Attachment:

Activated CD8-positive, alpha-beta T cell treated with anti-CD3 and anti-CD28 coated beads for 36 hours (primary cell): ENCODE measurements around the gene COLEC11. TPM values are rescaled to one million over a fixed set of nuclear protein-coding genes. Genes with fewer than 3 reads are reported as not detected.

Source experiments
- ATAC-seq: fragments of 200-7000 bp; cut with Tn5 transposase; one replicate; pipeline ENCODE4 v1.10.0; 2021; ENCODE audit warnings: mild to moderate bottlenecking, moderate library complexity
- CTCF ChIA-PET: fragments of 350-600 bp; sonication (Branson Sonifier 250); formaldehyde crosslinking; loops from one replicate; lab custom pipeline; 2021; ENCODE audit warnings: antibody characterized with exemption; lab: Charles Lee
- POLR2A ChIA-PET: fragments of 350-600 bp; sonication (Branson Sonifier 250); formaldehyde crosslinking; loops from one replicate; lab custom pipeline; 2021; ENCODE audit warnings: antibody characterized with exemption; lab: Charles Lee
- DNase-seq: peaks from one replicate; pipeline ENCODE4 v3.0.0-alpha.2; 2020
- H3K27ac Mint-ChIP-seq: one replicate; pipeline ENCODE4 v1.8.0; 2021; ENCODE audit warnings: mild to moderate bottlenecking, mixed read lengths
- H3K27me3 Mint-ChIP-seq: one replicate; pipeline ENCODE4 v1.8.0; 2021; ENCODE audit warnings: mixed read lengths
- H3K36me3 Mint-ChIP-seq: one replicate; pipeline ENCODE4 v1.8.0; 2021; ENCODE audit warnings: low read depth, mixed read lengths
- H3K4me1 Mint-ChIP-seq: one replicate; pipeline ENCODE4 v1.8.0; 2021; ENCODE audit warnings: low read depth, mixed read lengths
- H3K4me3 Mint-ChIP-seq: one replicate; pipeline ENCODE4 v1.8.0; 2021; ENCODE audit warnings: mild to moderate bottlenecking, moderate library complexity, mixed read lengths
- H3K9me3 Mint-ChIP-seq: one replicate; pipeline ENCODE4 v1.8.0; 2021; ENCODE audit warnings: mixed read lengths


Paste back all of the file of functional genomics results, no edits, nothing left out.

Activated CD8-positive, alpha-beta T cell treated with anti-CD3 and anti-CD28 coated beads for 36 hours (primary cell): ENCODE measurements around the gene COLEC11. TPM values are rescaled to one million over a fixed set of nuclear protein-coding genes. Genes with fewer than 3 reads are reported as not detected.

Source experiments
- ATAC-seq: fragments of 200-7000 bp; cut with Tn5 transposase; one replicate; pipeline ENCODE4 v1.10.0; 2021; ENCODE audit warnings: mild to moderate bottlenecking, moderate library complexity
- CTCF ChIA-PET: fragments of 350-600 bp; sonication (Branson Sonifier 250); formaldehyde crosslinking; loops from one replicate; lab custom pipeline; 2021; ENCODE audit warnings: antibody characterized with exemption; lab: Charles Lee
- POLR2A ChIA-PET: fragments of 350-600 bp; sonication (Branson Sonifier 250); formaldehyde crosslinking; loops from one replicate; lab custom pipeline; 2021; ENCODE audit warnings: antibody characterized with exemption; lab: Charles Lee
- DNase-seq: peaks from one replicate; pipeline ENCODE4 v3.0.0-alpha.2; 2020
- H3K27ac Mint-ChIP-seq: one replicate; pipeline ENCODE4 v1.8.0; 2021; ENCODE audit warnings: mild to moderate bottlenecking, mixed read lengths
- H3K27me3 Mint-ChIP-seq: one replicate; pipeline ENCODE4 v1.8.0; 2021; ENCODE audit warnings: mixed read lengths
- H3K36me3 Mint-ChIP-seq: one replicate; pipeline ENCODE4 v1.8.0; 2021; ENCODE audit warnings: low read depth, mixed read lengths
- H3K4me1 Mint-ChIP-seq: one replicate; pipeline ENCODE4 v1.8.0; 2021; ENCODE audit warnings: low read depth, mixed read lengths
- H3K4me3 Mint-ChIP-seq: one replicate; pipeline ENCODE4 v1.8.0; 2021; ENCODE audit warnings: mild to moderate bottlenecking, moderate library complexity, mixed read lengths
- H3K9me3 Mint-ChIP-seq: one replicate; pipeline ENCODE4 v1.8.0; 2021; ENCODE audit warnings: mixed read lengths